Having recently opened up to tourism, Myanmar (Burma) is still relatively untouched by mass tourism, and the lucky traveller will encounter a bewitching land of smiling faces, sublime landscapes and the most amazing and ancient collection of over 2,000 temples and pagodas that reference a long history deeply rooted in Buddhist culture.
The best way of travelling across the country is on one or both of the arterial rivers the Ayeryawaddy and its western tributary, The Chidwin. From the present day capital and port of Yangon a trip up country will take the modern explorer to the cradle of Myanmar, to ancient Bagan, known as the city of four million pagodas, and then onwards to Mandalay.
Myanmar’s largest and most vibrant city, Yangon is a place that many visitors to Myanmar pass by all too quickly. Its historical importance as a trading post means that for centuries it has been home to a fascinating melting pot of ethnicities and religions, and it is host to the largest number of colonial-era buildings in Southeast Asia.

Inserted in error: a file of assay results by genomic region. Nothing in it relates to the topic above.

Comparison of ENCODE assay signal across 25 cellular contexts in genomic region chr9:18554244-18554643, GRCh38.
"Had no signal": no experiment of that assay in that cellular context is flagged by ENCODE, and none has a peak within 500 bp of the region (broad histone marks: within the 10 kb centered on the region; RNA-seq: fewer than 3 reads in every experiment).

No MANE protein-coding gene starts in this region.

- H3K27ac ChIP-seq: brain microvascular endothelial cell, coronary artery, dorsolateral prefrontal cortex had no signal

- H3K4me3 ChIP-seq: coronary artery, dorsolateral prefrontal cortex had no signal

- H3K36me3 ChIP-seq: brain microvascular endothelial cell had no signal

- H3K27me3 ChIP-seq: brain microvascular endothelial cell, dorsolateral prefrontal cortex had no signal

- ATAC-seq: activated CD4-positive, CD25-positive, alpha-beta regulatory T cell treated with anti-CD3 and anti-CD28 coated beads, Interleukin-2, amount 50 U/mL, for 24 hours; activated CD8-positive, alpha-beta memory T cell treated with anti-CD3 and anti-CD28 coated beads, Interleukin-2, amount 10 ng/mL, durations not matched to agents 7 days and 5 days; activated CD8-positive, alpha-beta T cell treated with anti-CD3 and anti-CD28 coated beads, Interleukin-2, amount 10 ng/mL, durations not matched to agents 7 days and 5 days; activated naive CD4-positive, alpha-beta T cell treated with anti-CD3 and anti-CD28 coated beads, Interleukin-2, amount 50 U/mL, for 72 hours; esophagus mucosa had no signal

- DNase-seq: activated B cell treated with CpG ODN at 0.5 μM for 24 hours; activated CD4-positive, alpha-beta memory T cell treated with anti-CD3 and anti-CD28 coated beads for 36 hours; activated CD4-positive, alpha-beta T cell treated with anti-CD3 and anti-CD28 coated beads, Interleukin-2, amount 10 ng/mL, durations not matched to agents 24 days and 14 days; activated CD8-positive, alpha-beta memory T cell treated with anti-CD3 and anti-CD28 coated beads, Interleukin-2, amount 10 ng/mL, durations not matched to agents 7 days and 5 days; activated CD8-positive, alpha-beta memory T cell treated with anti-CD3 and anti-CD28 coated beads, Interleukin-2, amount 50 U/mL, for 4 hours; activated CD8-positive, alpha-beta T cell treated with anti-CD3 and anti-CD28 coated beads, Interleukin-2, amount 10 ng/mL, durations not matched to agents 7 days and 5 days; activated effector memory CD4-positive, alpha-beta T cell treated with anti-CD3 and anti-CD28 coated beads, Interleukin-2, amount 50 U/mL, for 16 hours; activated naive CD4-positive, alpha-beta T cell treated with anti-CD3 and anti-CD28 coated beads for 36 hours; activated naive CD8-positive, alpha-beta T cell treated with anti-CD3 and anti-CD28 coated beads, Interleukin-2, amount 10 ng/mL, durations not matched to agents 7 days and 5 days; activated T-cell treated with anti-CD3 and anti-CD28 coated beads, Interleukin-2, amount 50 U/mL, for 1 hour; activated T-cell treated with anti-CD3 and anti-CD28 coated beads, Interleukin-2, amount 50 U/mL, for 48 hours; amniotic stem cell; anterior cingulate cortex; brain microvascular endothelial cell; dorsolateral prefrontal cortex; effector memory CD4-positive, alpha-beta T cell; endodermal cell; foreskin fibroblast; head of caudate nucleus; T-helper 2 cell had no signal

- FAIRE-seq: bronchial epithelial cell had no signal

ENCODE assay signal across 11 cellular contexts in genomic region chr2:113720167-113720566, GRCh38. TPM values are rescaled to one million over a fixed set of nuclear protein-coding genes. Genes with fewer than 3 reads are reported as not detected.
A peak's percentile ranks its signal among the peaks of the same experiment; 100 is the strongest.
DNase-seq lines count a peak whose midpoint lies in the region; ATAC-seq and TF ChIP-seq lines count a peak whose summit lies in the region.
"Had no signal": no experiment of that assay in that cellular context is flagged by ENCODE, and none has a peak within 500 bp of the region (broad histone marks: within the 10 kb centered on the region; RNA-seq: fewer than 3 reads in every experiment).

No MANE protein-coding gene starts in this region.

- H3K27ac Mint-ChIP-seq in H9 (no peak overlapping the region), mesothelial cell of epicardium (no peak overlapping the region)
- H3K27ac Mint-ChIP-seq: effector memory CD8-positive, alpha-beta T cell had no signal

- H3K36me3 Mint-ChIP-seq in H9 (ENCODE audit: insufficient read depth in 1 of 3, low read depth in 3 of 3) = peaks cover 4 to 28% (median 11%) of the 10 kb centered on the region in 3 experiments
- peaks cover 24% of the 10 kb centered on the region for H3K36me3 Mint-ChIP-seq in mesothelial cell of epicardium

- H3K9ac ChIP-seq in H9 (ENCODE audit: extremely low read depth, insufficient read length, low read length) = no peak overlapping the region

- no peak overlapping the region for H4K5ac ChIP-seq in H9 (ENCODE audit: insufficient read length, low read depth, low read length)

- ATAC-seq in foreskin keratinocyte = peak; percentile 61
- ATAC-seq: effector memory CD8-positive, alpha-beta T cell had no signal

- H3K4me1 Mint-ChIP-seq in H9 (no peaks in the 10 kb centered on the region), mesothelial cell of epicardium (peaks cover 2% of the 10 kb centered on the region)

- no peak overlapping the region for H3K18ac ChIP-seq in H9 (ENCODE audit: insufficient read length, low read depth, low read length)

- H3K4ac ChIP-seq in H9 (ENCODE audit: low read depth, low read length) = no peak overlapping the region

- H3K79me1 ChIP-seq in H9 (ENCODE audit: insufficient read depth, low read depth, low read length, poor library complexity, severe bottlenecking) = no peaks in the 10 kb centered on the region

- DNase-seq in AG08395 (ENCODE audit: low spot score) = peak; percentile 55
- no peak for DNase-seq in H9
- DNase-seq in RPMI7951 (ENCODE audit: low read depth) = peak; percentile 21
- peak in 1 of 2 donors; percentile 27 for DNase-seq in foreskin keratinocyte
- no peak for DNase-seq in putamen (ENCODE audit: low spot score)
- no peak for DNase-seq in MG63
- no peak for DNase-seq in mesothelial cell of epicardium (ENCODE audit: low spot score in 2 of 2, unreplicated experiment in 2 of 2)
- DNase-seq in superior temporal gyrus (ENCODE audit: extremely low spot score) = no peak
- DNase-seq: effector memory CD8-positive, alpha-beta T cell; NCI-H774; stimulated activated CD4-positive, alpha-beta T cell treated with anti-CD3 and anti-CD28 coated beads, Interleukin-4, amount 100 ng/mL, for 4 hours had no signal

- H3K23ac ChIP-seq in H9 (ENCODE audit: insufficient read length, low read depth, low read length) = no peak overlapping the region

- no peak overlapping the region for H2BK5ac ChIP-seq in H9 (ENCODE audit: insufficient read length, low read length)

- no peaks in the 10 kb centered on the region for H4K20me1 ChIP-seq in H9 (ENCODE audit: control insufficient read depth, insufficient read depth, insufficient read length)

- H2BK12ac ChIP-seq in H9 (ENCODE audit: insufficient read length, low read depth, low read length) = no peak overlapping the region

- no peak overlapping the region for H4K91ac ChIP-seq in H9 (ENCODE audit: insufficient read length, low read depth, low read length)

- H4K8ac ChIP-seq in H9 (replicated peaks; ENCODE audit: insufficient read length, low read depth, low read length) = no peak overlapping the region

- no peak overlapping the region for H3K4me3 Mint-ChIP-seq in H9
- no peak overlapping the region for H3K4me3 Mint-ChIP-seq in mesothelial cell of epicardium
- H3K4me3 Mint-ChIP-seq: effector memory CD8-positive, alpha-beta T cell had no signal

Some 4,000 temples rise from the plain at Bagan. They are the most impressive testament to the religious devotion of Myanmar’s people – and rulers – over the centuries.
The name ‘Mandalay’ is perhaps the most evocative of any destination in Myanmar, thanks to Rudyard Kipling’s evocative poem. No trip to Mandalay would be complete without visiting Sagaing Hill, famous for its many hundreds of white, silver and gold pagodas and monasteries that dot its hilly landscape.
Inle Lake, which measures 22 km long by 10 km wide, and sits in a valley between two mountain ranges, feels like a different world to the rest of Myanmar: in villages and towns across the lake, wooden houses are built on stilts and fishermen steer their one-man boats with a characteristic rowing style, wrapping one leg around their oar.